The violent breach of the U.S. Capitol represents only the beginning of the destructive effects toxic polarization will bring to America if left unchecked. Researchers see America’s polarization crisis as closer to political sectarianism -- and they point to how so many of us perceive those with political beliefs opposed to ours as alien, unsavory and acting immorally, if not illegally.
Fortunately, there are many nonprofit practitioners leveraging well-practiced, evidence-based methodologies to address this. Join a conversation about what it takes to help individuals understand each other across these divides and convene collaborative dialogues across differences to find consensus solutions to critical challenges. How do we build trust between people who don’t believe they can work with each other? How might Members of Congress expand bipartisan collaboration? How do bridging organizations create safe spaces for all participants? What kinds of bridging work represents Kumbaya naivete and what is evidence-based? Where might funders look to understand the field of bridging work?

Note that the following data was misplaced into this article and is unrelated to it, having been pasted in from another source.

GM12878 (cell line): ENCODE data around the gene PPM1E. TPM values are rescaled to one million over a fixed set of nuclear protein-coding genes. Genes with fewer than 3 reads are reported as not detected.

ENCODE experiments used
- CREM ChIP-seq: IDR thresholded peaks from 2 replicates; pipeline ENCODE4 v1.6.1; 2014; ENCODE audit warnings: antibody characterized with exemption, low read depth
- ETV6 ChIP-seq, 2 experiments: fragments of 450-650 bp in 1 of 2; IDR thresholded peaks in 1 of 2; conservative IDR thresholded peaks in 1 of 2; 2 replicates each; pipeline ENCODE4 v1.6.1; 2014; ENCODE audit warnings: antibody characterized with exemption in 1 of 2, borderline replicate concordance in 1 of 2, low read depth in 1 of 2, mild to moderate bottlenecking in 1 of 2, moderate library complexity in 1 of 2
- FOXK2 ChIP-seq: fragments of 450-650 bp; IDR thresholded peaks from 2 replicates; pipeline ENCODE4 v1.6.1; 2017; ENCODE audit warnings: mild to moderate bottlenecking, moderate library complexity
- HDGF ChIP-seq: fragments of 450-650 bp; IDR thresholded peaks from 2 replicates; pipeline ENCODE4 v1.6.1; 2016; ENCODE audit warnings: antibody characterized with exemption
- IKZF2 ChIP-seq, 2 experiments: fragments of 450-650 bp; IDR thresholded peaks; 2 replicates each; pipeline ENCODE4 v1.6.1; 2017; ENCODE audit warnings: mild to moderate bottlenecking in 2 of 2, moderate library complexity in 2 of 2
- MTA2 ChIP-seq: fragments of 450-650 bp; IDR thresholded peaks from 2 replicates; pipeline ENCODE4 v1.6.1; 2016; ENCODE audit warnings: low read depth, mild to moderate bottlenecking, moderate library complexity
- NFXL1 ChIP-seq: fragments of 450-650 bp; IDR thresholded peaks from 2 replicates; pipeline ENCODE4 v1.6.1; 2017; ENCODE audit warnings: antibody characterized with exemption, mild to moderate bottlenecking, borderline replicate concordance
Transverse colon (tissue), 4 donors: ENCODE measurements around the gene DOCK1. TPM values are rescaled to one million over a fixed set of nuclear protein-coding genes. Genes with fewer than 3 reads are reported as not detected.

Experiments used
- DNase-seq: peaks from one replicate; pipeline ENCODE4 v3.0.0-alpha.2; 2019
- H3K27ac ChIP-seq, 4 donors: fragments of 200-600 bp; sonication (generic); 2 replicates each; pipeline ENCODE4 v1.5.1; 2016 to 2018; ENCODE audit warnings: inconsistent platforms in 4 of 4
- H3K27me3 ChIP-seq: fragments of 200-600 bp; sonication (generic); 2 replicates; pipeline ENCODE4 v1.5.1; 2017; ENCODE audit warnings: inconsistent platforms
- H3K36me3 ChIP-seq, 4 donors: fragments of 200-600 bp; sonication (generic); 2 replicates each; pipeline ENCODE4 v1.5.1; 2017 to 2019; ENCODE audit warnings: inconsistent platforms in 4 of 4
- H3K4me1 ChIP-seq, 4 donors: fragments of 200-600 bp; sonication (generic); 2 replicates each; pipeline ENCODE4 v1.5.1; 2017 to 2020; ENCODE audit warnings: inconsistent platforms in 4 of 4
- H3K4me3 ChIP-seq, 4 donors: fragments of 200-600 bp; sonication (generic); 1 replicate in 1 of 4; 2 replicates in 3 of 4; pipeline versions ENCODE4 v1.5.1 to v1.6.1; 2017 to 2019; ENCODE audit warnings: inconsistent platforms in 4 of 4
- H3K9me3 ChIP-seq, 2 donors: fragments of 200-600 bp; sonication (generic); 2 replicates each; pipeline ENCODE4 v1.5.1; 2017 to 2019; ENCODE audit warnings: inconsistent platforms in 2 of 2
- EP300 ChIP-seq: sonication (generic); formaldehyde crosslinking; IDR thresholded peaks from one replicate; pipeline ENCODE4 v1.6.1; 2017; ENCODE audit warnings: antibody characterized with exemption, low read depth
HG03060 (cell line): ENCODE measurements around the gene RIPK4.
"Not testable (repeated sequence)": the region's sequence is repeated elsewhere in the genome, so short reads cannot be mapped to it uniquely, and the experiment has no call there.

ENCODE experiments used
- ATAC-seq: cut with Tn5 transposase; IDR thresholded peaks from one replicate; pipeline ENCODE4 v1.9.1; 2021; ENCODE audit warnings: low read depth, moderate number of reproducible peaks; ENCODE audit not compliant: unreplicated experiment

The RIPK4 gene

Led by Convergence, a nonprofit operating at the intersection of bridging divides and problem-solving through collaborative dialogue, this session will advance answers to those questions. Attendees will engage with leaders from the nonprofit and think tank environments, participants in collaborative dialogues from opposing political perspectives, and a Congressional Committee chair encouraging Congressional colleagues to embrace bipartisan collaboration.